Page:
Pin It
Favorite

Swimming Upstream 

Despite being propelled by interesting ideas, Ewan McGregor's latest drowns in its own lack of focus.

click to enlarge \"I\'m sorry, are you talking about coho or Al Qaeda?\"
  • \"I\'m sorry, are you talking about coho or Al Qaeda?\"

There’s a recurring line throughout director Lasse Hallström’s adaptation of Paul Torday’s 2007 novel, regarding what’s possible “in theory.” It relates primarily to the fanciful premise — the desire of a billionaire Yemeni sheikh (Amr Waked) with a yen for fly-fishing to create a functional habitat for North Atlantic salmon in his country — but it could just as easily apply to the aspirations of the film itself.

In theory, there’s potential in the story of the British fisheries civil servant Dr. Alfred Jones (Ewan McGregor) — whose marriage to a workaholic banker (Rachel Stirling) has grown as tedious as his job — assigned to assist the sheikh with a plan Dr. Jones considers absurd. It might be possible to create a connection between Dr. Jones and the sheikh’s financial manager, Harriet (Emily Blunt), despite Harriet’s still-fresh relationship with a missing-in-action British soldier (Tom Mison). And, theoretically, it might be possible to mix all that into a cocktail of pragmatic international politics, as the Prime Minister’s no-nonsense press liaison (Kristin Scott Thomas) tries to wrangle the sheikh’s project into some much-needed positive public relations for the Brits in the Middle East, even as the sheikh’s own people attempt to stop the project out of fear that he’s altering both the landscape and their way of life.

Despite a frequently clever script by Simon Beaufoy (The Full Monty), though, and one of Thomas’ snappiest performances in years, Hallstöm — a director who, in recent years, has tended towards filing down the rough edges of every project he touches — can’t quite connect all those disparate elements.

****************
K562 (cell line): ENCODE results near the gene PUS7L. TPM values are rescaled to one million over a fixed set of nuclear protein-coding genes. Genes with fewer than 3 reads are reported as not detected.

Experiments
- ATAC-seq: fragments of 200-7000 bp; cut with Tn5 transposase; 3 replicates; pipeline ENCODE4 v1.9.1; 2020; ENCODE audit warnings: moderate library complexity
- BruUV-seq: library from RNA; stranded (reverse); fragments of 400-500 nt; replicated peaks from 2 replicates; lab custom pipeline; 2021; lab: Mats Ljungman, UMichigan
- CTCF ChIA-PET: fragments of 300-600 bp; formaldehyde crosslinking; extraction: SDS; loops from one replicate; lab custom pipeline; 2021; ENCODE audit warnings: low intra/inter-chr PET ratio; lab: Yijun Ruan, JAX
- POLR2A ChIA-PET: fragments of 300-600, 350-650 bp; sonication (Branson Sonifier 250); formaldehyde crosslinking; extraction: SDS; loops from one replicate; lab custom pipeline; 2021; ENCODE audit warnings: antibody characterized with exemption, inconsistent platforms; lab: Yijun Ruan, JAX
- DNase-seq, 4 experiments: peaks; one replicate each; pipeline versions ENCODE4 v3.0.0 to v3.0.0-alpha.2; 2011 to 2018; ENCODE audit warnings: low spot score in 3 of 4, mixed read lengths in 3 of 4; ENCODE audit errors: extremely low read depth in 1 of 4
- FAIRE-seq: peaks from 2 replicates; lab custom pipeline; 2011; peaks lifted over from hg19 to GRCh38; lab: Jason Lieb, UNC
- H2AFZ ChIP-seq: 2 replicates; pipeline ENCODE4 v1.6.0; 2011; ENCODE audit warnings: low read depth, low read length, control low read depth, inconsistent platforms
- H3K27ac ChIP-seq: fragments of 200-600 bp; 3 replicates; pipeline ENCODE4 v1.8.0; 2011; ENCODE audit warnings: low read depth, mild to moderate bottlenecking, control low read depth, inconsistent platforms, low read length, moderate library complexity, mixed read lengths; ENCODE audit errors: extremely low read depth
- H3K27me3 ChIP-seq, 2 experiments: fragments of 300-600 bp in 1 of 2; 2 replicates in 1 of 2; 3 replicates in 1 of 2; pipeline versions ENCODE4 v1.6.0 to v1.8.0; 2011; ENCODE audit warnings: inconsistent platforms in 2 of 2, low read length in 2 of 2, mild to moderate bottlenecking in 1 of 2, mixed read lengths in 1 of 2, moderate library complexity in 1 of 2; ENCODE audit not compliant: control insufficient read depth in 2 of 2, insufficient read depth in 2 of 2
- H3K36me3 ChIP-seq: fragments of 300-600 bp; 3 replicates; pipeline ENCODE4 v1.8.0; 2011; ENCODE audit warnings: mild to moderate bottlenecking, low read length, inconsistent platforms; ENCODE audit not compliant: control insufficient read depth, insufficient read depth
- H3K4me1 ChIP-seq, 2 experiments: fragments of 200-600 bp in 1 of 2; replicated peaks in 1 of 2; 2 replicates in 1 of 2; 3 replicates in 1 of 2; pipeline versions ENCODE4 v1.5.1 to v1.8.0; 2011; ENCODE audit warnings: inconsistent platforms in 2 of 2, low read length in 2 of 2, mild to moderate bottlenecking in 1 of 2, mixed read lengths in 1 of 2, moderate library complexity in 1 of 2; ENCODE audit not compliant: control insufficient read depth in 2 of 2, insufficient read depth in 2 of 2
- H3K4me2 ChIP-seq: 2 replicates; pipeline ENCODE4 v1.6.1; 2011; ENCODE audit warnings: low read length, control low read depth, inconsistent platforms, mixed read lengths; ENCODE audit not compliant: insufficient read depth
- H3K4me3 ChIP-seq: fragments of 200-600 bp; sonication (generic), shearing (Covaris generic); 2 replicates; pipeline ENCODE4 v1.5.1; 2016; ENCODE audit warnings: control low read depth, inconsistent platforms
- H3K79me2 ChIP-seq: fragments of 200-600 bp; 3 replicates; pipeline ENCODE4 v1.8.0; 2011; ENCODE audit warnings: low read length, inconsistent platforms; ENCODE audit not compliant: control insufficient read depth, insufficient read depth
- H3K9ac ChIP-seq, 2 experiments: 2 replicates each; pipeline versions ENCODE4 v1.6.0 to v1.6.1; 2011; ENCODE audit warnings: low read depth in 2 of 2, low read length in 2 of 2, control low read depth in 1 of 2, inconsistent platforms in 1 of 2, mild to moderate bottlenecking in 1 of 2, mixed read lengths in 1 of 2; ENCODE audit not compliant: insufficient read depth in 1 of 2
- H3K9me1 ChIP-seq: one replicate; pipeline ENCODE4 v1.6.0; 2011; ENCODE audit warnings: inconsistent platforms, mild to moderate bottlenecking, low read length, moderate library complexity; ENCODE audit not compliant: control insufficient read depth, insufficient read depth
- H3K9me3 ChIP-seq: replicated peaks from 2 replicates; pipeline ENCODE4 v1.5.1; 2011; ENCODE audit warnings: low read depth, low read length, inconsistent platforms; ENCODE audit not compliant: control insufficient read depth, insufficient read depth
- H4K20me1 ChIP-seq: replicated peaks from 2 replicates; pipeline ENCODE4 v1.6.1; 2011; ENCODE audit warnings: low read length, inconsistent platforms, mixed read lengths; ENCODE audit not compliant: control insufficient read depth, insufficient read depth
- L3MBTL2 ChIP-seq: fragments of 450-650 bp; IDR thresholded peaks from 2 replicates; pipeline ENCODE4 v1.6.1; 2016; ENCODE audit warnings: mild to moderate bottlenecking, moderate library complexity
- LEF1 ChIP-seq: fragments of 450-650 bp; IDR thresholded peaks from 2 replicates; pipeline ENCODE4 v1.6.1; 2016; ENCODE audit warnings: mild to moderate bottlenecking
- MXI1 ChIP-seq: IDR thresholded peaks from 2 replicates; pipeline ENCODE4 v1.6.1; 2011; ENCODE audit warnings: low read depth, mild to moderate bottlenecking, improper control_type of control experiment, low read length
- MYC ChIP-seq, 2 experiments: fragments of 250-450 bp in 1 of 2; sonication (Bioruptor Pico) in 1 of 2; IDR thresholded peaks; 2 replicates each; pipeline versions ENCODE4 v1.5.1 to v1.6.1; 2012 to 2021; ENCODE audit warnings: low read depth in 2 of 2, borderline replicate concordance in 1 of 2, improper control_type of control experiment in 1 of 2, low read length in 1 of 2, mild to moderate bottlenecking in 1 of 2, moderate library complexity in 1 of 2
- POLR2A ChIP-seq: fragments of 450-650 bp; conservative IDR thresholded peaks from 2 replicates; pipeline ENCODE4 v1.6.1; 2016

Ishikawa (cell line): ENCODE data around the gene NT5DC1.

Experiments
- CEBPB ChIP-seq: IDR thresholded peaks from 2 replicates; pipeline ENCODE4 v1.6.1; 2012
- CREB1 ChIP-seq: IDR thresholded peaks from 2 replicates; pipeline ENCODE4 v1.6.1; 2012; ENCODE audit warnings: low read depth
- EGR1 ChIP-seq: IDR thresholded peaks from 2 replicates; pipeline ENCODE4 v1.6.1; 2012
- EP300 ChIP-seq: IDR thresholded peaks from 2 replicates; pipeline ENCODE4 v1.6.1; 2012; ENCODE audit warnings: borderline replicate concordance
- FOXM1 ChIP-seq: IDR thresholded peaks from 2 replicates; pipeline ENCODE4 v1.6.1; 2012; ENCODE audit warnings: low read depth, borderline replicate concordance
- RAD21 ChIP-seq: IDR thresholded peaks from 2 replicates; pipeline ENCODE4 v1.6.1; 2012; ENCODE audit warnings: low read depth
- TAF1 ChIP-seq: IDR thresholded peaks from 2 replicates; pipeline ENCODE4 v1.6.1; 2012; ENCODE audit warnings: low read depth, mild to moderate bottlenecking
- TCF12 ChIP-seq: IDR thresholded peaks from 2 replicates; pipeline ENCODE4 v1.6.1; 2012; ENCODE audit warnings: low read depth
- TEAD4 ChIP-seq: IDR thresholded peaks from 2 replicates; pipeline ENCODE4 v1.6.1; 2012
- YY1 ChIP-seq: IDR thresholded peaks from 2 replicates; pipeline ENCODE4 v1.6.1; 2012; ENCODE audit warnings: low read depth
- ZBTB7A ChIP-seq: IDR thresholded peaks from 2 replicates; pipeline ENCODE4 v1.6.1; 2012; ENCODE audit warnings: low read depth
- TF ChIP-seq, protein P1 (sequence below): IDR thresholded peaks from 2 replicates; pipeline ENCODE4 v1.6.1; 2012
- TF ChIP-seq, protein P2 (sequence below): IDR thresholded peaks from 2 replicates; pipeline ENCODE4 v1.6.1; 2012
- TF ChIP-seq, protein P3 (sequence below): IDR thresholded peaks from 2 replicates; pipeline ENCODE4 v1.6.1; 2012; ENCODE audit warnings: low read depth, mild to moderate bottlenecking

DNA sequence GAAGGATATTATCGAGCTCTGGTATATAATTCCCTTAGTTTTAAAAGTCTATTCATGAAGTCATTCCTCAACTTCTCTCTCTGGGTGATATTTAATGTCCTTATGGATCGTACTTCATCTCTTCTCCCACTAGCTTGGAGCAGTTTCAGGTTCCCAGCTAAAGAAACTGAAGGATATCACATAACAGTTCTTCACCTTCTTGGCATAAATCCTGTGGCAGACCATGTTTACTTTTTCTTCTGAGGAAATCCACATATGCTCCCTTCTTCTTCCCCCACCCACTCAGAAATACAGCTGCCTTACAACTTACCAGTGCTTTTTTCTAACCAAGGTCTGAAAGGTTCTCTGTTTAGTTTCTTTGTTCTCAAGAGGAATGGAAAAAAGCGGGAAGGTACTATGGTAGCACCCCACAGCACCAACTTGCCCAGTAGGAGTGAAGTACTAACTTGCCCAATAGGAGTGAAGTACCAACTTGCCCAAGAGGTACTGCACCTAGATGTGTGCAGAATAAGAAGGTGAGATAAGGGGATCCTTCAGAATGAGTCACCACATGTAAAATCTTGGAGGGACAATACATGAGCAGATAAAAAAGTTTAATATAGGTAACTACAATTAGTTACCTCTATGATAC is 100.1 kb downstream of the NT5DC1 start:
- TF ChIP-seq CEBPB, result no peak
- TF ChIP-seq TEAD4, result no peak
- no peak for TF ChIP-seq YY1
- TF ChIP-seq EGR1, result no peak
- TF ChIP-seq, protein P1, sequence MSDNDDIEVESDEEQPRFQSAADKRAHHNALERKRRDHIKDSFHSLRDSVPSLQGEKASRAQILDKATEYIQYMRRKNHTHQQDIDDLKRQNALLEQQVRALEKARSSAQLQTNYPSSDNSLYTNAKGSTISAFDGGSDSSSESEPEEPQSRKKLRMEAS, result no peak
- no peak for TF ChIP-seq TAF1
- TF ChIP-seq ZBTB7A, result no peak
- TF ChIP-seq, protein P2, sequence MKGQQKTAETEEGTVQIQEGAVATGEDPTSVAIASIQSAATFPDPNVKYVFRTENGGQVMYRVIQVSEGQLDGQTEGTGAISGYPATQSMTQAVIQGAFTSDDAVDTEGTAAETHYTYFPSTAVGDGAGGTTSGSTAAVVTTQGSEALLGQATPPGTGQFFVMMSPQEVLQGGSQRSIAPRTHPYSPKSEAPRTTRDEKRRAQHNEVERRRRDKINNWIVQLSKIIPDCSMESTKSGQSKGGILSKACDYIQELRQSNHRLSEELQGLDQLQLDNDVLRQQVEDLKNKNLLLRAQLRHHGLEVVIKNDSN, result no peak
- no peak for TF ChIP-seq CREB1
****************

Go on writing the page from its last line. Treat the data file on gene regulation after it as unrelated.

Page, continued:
Salmon Fishing in the Yemen attempts to fuse tentative romance with snappy political satire, and combine a meditation on mysticism with a plot involving terrorism. The story itself may be about the collision between cynicism and faith, but jarring tonal shifts and lack of focus rarely work — even in theory.

SALMON FISHING IN YEMEN
Rated PG-13
Directed by Lasse Hallström
Starring Ewan McGregor, Emily Blunt, Amr Waked

Tags: ,

  • Pin It

Speaking of Film

Latest in Film

  • Swing and a Miss
  • Swing and a Miss

    Hands of Stone can't carve out a distinctive space among boxing biopics
    • Aug 25, 2016
  • Texas Heat
  • Texas Heat

    Hell or High Water is the crime drama you've been waiting all summer for
    • Aug 25, 2016
  • Gun Show
  • Gun Show

    Jonah Hill and Miles Teller are armed and dangerous in the true story War Dogs
    • Aug 18, 2016
  • More »

Comments

Subscribe to this thread:

Add a comment

Today | Tue | Wed | Thu | Fri | Sat | Sun

All of today's events | Staff Picks

or

More by Scott Renshaw

  • Swing and a Miss
  • Swing and a Miss

    Hands of Stone can't carve out a distinctive space among boxing biopics
    • Aug 25, 2016
  • Villain the Blanks
  • Villain the Blanks

    DC tries too hard to play movie universe catch-up with Suicide Squad
    • Aug 4, 2016
  • A Load of Scrat
  • A Load of Scrat

    Ice Age: Collision Course continues a franchise that keeps going only because it can
    • Jul 21, 2016
  • More »

Most Commented On

  • Still Celebrating

    Boy George and Culture Club paved the way for genre- and gender-bending rock stars
    • Aug 11, 2016
  • More »

Readers also liked…

  • Where Are the Women?
  • Where Are the Women?

    A critic's year-long deep dive into the way movies portray half of humanity
    • May 12, 2016
  • Behind the Music
  • Behind the Music

    The Grammy Awards are about much more than what you see on TV
    • Feb 11, 2015

© 2016 Inlander
Website powered by Foundation